In the end, it depends on what you are looking from VRChat. If you just want to meet and chat with random people or maybe jump in on a virtual dance party then the Oculus Quest will do its job nicely.

However, part of the magic of VRChat comes from the creativity that people put into the game. With the Quest, you won`t be able to see many of the custom PC avatars that users have created for themselves. Oftentimes they do something crazy and/or funny but the only thing you are able to see is a “default” robot avatar.

The same drawback applies to the worlds you are able to enter in VRChat. Due to hardware limitations of the Quest, many of the PC-enabled worlds are a no-go for you. Oftentimes these worlds offer visual effects and graphics that the Quest just can´t handle. And the worlds you can enter are also tuned down and have less texture and shadows.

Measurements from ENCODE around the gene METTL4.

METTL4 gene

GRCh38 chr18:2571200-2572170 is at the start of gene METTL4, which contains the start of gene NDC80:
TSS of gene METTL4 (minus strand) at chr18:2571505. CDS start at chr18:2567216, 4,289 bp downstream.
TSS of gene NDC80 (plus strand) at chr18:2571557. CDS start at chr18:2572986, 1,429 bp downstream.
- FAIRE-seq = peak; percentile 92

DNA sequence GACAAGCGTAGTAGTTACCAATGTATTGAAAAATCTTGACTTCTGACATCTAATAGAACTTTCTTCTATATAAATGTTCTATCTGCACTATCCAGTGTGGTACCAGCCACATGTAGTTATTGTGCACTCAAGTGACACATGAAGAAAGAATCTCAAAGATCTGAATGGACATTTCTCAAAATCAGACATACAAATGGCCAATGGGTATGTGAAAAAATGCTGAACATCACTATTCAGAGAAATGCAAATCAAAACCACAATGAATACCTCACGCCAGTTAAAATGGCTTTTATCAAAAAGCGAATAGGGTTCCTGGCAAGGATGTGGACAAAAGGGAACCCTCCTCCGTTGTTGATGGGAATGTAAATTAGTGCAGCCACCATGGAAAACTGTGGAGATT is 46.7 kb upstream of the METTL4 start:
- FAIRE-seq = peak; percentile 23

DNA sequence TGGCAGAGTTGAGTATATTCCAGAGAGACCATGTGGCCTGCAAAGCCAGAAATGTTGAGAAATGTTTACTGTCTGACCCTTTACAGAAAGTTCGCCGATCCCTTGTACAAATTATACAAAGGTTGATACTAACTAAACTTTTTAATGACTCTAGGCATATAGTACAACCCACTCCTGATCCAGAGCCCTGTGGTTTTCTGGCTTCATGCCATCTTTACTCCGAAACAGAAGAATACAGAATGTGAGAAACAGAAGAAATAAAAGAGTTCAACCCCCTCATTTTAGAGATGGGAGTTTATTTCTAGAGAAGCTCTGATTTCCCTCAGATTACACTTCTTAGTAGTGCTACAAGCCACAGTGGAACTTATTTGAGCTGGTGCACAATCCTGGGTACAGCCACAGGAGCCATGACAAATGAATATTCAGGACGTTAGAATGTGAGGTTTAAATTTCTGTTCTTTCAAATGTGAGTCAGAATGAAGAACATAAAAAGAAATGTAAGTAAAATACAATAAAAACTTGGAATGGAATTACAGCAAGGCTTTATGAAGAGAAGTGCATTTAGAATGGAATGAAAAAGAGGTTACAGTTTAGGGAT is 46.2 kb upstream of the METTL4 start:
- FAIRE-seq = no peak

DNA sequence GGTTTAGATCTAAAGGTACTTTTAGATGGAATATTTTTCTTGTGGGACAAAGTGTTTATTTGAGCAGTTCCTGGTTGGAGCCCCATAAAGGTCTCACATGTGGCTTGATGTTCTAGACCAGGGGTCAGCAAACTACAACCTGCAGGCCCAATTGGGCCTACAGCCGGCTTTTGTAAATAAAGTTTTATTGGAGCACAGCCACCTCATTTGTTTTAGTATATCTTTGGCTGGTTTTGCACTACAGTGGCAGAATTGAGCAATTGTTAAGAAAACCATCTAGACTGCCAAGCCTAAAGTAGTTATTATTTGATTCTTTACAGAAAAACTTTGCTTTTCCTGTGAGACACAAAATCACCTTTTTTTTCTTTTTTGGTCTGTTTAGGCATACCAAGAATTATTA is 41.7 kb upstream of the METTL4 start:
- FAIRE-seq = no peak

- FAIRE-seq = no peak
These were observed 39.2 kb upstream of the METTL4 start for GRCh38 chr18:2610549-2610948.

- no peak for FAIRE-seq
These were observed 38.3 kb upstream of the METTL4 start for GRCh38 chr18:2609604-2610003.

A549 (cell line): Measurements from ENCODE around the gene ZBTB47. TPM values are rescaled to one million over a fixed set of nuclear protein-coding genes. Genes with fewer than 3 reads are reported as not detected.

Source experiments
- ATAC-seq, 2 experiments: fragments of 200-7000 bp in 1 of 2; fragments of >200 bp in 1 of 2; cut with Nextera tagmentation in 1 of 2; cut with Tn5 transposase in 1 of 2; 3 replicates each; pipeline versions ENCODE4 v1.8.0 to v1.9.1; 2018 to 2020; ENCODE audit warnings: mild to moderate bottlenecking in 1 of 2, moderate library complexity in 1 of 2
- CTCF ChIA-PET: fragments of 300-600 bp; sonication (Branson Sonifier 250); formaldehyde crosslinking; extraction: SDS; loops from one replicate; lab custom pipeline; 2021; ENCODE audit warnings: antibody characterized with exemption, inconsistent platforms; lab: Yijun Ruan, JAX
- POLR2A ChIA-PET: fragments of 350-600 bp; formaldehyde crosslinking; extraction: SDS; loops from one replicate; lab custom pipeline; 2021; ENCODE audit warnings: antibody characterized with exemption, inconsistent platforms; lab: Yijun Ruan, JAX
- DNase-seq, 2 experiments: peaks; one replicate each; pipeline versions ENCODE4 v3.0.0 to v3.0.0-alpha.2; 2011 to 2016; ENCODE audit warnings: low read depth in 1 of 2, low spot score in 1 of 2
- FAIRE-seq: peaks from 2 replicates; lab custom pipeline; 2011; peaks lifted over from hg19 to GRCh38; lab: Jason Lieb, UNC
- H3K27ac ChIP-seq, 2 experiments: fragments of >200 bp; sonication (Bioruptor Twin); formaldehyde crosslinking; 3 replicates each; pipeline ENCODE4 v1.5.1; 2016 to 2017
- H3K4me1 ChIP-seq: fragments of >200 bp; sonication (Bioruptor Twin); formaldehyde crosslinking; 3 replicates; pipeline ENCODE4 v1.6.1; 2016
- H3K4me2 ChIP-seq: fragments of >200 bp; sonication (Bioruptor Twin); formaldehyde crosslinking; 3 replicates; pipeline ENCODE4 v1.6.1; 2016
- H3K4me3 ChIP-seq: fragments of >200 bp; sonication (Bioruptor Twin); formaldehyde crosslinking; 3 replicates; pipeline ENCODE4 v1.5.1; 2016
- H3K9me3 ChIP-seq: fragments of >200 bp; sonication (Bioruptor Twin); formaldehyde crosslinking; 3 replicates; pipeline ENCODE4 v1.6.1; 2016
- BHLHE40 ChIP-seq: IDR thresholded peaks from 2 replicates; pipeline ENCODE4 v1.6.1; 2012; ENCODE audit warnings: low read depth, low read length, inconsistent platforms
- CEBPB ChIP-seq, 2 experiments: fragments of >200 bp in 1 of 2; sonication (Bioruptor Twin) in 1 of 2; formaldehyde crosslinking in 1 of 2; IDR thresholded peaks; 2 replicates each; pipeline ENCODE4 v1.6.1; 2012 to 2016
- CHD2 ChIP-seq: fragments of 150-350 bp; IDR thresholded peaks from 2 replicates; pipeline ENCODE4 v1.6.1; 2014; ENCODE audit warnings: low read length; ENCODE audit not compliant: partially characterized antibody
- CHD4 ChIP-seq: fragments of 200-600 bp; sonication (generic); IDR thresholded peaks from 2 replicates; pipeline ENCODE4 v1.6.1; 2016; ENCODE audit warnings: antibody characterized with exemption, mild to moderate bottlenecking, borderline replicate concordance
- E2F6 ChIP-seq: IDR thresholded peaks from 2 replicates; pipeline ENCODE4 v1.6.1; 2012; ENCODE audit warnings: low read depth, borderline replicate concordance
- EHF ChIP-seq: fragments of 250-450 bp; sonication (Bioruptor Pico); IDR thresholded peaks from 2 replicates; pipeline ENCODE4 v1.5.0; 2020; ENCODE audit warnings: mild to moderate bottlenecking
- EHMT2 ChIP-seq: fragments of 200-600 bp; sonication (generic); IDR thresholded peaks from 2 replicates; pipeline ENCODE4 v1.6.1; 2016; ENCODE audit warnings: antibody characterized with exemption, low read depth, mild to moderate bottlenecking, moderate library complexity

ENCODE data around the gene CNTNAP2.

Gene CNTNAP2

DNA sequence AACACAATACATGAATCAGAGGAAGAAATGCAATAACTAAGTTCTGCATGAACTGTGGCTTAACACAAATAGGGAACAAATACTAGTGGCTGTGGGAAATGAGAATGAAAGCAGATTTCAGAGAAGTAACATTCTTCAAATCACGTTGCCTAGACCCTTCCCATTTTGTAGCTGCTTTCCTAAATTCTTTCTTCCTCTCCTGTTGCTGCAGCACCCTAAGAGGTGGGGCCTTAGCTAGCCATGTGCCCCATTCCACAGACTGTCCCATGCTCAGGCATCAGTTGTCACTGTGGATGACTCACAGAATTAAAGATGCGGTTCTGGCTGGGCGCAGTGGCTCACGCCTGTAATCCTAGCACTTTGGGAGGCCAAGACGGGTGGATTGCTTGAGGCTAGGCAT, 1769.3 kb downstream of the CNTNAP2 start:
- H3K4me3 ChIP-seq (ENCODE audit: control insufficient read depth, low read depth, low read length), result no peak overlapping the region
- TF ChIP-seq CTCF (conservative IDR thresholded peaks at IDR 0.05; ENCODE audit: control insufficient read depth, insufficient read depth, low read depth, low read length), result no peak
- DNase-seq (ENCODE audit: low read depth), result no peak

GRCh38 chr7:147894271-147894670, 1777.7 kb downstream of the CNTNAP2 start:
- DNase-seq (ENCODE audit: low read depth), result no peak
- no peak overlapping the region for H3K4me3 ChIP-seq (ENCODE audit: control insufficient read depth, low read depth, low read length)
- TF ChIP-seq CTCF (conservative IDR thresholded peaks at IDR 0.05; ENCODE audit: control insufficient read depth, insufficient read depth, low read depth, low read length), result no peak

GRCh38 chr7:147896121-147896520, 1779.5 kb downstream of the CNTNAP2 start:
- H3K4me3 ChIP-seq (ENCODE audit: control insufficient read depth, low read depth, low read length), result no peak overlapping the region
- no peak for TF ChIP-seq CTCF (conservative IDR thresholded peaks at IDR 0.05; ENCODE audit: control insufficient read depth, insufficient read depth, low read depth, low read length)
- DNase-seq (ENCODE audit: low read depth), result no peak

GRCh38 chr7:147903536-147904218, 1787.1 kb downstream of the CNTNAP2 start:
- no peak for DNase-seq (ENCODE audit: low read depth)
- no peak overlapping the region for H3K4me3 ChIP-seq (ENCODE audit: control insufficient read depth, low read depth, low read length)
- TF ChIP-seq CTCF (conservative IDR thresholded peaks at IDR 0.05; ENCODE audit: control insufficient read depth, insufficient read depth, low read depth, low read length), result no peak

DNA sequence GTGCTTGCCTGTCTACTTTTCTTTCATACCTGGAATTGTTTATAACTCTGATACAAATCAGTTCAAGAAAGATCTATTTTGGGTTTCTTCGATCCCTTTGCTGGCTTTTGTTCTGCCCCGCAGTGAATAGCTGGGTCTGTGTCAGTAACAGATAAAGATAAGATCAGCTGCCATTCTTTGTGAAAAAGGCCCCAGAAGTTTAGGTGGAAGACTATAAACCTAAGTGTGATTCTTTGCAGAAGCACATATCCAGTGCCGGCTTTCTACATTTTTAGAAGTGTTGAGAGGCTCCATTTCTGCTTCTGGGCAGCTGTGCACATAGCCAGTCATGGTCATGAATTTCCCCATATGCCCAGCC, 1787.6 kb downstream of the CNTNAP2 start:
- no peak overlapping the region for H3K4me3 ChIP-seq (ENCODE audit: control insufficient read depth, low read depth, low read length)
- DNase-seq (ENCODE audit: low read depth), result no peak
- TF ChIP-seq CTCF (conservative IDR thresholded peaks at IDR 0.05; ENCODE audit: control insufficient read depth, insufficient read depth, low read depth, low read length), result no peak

However, like I said earlier – if your primary goal with VRChat is to meet new people and have some good old fun, the Quest will be your portal into the slightly weird, yet wonderful world of VRChat.

2) Oculus Rift S – Excellent Choice For Your 1st PC Headset On a Budget

Headset Type: PC-Tethered | Display Type: LCD (RGB) | Resolution: 1280 x 1440 (per eye) | Refresh Rate: 80Hz | IPD Adjustment: – | Tracking: Inside-out (6 DoF) | Weight: 19.8 oz (561 g)

+ Great visuals
+ No external tracking stations
+ Comfortable to wear
+ Affordable price

Requires a decent PC to run
No Manual IPD adjustment

If you do own a decent gaming PC (check requirements) and want an excellent but relatively cheap headset to play VRChat and other games, Oculus Rift S is my recommendation for you. The Rift S offers a lot of value for your money and is a great choice to buy as your first headset.